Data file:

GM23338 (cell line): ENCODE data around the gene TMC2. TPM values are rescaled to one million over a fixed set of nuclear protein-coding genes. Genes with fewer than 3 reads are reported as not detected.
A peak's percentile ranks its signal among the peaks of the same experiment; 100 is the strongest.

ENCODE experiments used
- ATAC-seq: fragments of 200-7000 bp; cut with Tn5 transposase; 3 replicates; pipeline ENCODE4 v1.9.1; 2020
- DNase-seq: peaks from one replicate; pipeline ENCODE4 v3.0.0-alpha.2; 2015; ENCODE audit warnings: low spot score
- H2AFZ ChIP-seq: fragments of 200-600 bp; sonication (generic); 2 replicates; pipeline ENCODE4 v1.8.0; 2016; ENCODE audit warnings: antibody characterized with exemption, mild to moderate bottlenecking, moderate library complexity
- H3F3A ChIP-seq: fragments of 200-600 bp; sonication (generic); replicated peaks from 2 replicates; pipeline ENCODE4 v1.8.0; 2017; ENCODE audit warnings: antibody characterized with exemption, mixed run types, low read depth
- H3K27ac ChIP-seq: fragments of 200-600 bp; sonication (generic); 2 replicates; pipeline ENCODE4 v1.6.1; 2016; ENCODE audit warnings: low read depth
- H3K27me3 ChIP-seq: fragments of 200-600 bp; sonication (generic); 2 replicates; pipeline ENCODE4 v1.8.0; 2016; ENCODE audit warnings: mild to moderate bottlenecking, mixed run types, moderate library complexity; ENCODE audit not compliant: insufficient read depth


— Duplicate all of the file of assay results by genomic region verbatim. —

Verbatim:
GM23338 (cell line): ENCODE data around the gene TMC2. TPM values are rescaled to one million over a fixed set of nuclear protein-coding genes. Genes with fewer than 3 reads are reported as not detected.
A peak's percentile ranks its signal among the peaks of the same experiment; 100 is the strongest.

ENCODE experiments used
- ATAC-seq: fragments of 200-7000 bp; cut with Tn5 transposase; 3 replicates; pipeline ENCODE4 v1.9.1; 2020
- DNase-seq: peaks from one replicate; pipeline ENCODE4 v3.0.0-alpha.2; 2015; ENCODE audit warnings: low spot score
- H2AFZ ChIP-seq: fragments of 200-600 bp; sonication (generic); 2 replicates; pipeline ENCODE4 v1.8.0; 2016; ENCODE audit warnings: antibody characterized with exemption, mild to moderate bottlenecking, moderate library complexity
- H3F3A ChIP-seq: fragments of 200-600 bp; sonication (generic); replicated peaks from 2 replicates; pipeline ENCODE4 v1.8.0; 2017; ENCODE audit warnings: antibody characterized with exemption, mixed run types, low read depth
- H3K27ac ChIP-seq: fragments of 200-600 bp; sonication (generic); 2 replicates; pipeline ENCODE4 v1.6.1; 2016; ENCODE audit warnings: low read depth
- H3K27me3 ChIP-seq: fragments of 200-600 bp; sonication (generic); 2 replicates; pipeline ENCODE4 v1.8.0; 2016; ENCODE audit warnings: mild to moderate bottlenecking, mixed run types, moderate library complexity; ENCODE audit not compliant: insufficient read depth